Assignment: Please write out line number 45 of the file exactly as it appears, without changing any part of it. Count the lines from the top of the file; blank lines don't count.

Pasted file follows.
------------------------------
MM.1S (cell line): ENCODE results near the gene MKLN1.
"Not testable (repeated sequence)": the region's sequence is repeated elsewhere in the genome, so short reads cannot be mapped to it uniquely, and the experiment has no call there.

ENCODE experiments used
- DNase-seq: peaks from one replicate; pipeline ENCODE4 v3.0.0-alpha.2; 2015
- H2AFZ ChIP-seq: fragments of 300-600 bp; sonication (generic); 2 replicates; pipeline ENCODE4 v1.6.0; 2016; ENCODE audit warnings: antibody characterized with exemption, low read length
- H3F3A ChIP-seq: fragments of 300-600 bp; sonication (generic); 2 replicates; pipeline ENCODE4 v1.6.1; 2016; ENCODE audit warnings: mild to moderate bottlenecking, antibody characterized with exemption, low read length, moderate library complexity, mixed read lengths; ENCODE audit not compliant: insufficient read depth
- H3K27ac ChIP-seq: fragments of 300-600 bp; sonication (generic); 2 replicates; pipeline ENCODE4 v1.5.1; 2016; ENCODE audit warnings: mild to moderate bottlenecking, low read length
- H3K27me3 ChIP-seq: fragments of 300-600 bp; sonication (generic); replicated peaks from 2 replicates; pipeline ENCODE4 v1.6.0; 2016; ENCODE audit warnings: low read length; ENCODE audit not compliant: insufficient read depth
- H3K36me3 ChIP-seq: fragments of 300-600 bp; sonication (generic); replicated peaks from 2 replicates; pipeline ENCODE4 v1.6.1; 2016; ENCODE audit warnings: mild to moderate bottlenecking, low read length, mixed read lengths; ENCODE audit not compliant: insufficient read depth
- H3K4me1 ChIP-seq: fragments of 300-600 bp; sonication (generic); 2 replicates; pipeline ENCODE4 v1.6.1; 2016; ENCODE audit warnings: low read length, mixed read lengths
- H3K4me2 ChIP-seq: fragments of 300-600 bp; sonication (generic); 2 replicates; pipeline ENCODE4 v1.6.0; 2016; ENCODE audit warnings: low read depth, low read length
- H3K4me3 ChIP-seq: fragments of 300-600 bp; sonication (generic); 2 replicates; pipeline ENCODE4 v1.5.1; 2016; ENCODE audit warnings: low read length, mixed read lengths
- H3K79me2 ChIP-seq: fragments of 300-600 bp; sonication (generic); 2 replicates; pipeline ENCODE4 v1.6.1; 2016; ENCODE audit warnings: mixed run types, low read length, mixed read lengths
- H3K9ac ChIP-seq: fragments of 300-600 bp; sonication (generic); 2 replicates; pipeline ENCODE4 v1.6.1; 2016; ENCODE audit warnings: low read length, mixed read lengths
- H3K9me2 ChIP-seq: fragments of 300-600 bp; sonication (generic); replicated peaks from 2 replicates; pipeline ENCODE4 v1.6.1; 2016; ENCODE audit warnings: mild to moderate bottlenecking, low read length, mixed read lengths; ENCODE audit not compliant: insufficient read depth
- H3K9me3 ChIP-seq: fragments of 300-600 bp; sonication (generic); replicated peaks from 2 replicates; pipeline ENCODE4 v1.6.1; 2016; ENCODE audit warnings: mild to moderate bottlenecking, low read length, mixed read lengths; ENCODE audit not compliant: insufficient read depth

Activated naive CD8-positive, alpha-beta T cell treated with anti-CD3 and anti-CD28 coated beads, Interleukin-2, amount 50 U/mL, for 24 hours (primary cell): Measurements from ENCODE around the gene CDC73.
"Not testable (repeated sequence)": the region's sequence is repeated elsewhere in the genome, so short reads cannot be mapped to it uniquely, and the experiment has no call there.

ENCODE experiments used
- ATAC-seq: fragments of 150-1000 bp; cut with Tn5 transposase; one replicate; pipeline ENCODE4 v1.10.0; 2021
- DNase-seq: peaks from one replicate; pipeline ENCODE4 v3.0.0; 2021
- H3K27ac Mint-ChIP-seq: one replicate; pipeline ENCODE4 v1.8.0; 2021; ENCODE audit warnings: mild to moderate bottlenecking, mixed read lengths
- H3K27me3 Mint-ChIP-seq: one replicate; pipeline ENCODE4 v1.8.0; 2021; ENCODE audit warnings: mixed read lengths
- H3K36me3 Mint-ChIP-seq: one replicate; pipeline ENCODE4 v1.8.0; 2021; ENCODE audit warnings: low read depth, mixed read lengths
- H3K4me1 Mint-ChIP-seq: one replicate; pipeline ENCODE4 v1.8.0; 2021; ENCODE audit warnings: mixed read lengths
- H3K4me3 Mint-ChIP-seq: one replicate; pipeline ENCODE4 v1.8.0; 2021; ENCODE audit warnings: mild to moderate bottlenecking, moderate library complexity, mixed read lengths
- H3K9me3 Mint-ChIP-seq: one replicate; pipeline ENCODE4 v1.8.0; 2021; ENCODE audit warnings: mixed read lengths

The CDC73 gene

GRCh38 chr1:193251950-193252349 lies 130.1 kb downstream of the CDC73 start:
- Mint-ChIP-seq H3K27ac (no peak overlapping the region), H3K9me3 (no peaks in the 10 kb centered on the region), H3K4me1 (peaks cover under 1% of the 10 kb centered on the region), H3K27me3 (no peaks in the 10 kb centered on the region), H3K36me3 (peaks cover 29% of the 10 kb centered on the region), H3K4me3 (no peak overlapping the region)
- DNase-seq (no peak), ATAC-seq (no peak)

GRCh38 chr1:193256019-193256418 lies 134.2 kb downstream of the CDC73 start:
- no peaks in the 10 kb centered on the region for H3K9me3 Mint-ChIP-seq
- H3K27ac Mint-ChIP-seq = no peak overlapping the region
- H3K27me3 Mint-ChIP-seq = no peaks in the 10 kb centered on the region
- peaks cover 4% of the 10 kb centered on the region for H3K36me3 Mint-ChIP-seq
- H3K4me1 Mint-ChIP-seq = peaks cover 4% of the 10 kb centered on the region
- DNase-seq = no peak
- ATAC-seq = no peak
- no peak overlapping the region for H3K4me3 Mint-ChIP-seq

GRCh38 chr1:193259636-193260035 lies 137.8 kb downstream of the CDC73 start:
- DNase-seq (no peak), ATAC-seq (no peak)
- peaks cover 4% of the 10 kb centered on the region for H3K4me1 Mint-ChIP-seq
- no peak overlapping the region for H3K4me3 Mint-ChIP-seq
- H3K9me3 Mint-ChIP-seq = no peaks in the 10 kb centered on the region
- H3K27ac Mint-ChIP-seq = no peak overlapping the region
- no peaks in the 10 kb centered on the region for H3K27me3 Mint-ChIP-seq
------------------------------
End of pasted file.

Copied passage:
- H3K9me3 Mint-ChIP-seq = no peaks in the 10 kb centered on the region